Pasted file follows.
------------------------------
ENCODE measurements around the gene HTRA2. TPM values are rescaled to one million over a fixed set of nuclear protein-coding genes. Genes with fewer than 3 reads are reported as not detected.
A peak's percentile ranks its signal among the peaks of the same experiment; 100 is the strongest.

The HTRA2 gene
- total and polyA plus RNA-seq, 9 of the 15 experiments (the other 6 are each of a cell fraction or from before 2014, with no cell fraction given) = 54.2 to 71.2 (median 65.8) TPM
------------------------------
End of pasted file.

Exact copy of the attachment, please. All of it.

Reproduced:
ENCODE measurements around the gene HTRA2. TPM values are rescaled to one million over a fixed set of nuclear protein-coding genes. Genes with fewer than 3 reads are reported as not detected.
A peak's percentile ranks its signal among the peaks of the same experiment; 100 is the strongest.

The HTRA2 gene
- total and polyA plus RNA-seq, 9 of the 15 experiments (the other 6 are each of a cell fraction or from before 2014, with no cell fraction given) = 54.2 to 71.2 (median 65.8) TPM